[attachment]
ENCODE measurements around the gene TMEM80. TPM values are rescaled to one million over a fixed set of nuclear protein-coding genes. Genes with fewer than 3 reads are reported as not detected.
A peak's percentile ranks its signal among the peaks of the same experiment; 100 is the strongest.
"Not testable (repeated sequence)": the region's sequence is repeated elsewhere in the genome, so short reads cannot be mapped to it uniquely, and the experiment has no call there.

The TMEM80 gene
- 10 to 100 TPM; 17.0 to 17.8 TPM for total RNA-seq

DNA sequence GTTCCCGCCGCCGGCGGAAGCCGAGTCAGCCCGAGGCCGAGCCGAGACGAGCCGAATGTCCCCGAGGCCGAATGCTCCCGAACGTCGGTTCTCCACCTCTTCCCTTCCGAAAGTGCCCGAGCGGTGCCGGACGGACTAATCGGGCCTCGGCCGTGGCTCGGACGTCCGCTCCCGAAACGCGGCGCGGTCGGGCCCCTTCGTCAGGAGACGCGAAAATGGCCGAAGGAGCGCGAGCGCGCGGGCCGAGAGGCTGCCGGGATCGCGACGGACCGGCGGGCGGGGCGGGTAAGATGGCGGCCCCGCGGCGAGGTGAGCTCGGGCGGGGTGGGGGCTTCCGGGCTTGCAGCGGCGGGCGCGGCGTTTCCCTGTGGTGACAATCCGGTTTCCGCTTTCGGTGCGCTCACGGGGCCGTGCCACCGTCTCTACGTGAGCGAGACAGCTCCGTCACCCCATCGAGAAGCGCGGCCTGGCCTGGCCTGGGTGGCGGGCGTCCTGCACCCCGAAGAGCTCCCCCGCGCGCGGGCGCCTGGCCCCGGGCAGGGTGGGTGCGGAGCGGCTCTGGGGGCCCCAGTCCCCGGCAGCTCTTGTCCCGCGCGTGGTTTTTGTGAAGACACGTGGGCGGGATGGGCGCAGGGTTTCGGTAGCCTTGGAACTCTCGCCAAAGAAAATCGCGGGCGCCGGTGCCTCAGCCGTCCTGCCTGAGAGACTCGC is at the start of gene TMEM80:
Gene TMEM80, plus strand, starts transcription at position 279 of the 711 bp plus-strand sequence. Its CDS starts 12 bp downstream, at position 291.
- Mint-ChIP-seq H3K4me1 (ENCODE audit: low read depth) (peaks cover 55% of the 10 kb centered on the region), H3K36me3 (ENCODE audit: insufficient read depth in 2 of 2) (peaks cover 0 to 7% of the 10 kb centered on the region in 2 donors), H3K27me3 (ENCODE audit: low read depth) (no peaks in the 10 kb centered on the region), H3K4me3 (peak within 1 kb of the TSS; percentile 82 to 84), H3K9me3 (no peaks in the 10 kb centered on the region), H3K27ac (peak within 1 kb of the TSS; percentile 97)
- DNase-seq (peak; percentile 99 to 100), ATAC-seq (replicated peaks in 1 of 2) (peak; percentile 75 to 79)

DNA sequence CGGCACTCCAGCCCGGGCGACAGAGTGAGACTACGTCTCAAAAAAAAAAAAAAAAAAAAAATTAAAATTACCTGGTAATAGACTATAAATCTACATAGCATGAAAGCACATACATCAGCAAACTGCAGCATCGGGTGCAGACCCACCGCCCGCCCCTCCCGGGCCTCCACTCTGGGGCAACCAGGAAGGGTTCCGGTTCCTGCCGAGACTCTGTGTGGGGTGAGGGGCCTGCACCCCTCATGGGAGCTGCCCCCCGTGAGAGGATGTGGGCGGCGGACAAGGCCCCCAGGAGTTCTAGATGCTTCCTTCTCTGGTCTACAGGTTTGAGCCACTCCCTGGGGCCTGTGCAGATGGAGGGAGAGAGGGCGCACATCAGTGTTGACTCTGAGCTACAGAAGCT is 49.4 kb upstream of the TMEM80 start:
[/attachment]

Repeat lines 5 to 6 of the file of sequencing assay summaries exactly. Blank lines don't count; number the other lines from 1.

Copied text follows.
- 10 to 100 TPM; 17.0 to 17.8 TPM for total RNA-seq

DNA sequence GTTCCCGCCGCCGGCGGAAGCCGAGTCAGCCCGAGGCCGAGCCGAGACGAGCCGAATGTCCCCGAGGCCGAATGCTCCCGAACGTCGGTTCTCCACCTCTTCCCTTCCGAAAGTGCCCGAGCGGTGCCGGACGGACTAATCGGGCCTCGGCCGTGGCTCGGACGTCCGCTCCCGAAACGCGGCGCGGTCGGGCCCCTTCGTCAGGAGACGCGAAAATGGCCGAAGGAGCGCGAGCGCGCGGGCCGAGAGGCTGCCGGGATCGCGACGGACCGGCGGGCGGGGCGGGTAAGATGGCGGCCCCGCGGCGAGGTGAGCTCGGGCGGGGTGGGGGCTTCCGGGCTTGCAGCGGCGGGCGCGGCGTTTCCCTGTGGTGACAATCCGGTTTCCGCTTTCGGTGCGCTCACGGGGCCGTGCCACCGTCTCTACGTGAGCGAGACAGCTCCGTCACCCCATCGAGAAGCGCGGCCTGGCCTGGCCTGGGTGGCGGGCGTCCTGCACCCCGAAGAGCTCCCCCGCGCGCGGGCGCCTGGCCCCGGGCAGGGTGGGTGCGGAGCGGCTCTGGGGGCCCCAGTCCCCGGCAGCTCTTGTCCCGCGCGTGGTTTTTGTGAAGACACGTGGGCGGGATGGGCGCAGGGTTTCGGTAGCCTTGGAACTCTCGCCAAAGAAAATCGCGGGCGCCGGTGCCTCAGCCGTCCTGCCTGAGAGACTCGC is at the start of gene TMEM80: